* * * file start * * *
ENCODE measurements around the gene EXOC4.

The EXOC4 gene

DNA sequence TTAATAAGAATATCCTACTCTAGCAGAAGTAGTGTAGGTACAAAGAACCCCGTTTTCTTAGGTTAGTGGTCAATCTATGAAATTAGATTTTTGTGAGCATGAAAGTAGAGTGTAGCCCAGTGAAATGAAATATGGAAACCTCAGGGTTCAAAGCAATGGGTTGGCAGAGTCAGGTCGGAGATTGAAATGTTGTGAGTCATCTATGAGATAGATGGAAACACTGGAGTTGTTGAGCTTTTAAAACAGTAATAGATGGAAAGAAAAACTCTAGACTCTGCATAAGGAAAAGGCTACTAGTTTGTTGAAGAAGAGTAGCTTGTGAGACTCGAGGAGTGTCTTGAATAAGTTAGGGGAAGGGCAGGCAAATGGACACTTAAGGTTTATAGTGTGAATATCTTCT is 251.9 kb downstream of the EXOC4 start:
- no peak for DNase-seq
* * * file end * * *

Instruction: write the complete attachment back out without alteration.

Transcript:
ENCODE measurements around the gene EXOC4.

The EXOC4 gene

DNA sequence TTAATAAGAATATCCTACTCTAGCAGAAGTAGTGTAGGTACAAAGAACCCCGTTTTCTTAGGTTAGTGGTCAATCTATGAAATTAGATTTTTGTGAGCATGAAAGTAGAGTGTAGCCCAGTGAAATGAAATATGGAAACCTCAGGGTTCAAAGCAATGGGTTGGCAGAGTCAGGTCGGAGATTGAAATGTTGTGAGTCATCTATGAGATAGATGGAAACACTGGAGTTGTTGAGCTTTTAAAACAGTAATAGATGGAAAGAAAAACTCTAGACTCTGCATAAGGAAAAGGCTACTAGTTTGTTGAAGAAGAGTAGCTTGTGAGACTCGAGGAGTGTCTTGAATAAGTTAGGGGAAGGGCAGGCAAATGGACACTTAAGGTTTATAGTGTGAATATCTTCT is 251.9 kb downstream of the EXOC4 start:
- no peak for DNase-seq